The Labor Department supports a motion by United Airlines' independent fiduciary that seeks to collect contributions for the carrier's pension plans, according to a motion filed in U.S. Bankruptcy Court in Chicago by Labor Department attorneys. In the filing, the attorneys asked the court to be allowed to file a brief supporting the fiduciary's request.
Independent Fiduciary Services filed a motion with the court on Nov. 30 seeking to force the airline to make at least $260 million and as much as $994 million in contributions on behalf of its in pension plans, which have assets totaling about $6.9 billion. The fiduciary asked the court to categorize the contributions that parent company UAL Corp. has not paid since July as "administrative expenses," which would grant them a higher priority in the Chapter 11 case.
The Labor Department motion said the court's decision on this matter "is likely to have a significant impact on the development" of ERISA laws, calling the issue "critically important."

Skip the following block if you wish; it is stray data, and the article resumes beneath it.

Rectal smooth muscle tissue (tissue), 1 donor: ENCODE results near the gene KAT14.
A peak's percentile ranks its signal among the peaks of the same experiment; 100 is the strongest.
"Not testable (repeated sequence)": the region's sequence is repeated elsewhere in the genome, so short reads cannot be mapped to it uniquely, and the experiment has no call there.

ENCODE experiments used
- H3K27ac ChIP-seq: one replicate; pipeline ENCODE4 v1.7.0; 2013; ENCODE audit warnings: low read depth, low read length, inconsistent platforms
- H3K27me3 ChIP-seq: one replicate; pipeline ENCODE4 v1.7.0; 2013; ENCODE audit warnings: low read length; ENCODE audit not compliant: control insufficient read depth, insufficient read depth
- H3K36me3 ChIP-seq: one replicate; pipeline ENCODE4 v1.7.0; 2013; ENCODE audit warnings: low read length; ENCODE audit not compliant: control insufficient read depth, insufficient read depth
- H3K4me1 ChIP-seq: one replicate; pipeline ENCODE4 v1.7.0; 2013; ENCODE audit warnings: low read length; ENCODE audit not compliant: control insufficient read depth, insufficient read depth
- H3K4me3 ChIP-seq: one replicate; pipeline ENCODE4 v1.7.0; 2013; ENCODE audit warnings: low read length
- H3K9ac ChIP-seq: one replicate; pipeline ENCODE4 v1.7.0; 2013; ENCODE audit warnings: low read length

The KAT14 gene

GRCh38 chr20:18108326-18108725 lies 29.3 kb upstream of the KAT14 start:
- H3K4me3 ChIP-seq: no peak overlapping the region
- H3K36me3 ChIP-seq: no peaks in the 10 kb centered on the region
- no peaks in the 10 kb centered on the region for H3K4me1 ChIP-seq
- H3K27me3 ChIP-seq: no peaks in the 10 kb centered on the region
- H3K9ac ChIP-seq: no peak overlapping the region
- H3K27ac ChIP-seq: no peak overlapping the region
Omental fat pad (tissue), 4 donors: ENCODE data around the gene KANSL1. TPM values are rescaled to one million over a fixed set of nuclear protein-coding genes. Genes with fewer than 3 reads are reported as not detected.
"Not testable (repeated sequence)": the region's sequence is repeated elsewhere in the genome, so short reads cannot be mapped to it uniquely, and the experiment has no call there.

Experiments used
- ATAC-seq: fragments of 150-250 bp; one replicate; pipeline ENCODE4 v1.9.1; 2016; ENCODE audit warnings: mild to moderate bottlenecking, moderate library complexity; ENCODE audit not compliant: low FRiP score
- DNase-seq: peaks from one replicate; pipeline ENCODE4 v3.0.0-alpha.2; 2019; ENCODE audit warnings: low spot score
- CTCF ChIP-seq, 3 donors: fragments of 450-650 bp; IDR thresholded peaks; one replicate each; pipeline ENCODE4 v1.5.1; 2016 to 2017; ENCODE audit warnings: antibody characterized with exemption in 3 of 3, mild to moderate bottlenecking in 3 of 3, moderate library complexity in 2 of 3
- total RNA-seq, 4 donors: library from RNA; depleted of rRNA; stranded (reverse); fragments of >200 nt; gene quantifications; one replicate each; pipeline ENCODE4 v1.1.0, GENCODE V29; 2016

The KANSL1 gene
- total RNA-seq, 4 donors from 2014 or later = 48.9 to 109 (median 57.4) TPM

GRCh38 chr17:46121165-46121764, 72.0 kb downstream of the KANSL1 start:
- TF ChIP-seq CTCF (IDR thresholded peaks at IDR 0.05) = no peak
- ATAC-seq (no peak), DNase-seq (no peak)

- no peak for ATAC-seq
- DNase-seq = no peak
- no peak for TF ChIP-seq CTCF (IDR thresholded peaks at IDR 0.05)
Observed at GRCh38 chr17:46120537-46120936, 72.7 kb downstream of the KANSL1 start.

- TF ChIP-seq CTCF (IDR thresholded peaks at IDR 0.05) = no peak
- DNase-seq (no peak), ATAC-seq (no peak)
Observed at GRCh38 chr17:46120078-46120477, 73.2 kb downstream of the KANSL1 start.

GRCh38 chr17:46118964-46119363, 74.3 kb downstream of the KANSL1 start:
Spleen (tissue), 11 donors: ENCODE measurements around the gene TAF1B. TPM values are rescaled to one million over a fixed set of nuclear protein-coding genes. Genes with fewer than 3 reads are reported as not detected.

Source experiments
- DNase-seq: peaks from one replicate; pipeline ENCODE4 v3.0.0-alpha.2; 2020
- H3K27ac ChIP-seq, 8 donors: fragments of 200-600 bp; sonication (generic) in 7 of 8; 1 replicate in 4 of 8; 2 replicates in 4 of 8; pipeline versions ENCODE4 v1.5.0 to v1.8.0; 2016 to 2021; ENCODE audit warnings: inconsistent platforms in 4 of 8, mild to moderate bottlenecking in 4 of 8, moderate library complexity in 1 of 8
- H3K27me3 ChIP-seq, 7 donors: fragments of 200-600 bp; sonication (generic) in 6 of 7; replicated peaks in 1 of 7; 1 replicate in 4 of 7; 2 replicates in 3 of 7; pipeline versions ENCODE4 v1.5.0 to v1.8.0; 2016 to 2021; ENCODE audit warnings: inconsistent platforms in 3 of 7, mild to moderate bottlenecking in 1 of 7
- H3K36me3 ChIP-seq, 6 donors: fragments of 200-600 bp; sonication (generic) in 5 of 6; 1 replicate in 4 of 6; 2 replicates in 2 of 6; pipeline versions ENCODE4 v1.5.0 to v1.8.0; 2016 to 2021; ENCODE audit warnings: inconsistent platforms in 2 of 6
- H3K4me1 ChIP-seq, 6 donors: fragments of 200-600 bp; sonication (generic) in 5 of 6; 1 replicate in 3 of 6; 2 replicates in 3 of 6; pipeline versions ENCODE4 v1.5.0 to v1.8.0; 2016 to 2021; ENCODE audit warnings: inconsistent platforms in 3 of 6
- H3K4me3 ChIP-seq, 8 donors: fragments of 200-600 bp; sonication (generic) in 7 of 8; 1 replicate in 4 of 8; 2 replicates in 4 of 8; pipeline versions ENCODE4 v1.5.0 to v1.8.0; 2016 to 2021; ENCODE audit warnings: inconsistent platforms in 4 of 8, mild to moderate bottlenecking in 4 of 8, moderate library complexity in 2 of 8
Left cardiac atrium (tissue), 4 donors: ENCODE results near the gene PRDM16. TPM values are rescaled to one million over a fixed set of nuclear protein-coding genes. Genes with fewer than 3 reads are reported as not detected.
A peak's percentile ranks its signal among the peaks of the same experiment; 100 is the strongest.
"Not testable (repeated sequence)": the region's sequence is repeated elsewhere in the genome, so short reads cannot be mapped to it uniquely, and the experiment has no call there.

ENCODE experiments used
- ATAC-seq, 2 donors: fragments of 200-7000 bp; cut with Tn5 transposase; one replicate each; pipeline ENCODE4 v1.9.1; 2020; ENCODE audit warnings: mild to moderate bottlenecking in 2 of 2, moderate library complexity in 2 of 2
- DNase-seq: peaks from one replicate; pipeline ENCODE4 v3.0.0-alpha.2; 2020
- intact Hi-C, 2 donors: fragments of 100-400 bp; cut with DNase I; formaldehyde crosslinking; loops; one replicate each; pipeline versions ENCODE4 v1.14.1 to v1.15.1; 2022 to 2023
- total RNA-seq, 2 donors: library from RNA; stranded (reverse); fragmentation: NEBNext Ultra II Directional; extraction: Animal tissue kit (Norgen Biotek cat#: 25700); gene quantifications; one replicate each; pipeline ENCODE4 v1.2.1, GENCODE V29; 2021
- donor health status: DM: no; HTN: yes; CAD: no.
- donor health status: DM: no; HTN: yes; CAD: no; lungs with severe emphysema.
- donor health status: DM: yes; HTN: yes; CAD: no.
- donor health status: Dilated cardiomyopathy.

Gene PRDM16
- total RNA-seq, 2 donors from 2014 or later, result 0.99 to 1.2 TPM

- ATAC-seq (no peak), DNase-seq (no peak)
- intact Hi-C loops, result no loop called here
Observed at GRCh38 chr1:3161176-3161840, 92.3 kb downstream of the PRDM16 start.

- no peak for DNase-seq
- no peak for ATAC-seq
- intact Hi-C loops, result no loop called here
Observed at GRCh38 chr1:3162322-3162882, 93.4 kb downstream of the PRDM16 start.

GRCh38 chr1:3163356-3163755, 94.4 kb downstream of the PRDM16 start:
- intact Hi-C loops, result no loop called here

A hearing on the Labor Department request is slated for Dec. 17, and objections are due Friday. The filing said the agency "has a deep interest" in the airline's Chapter 11 reorganization proceedings. UAL and United filed for bankruptcy protection in December 2002.
Jean Medina, United spokeswoman, reiterated the carrier's stance that nothing in federal pension law or the tax code requires a company in Chapter 11 bankruptcy protection to continue contributing to its pension fund. She also noted that United officials believe the pension contributions are not administrative expenses and are not entitled to priority status.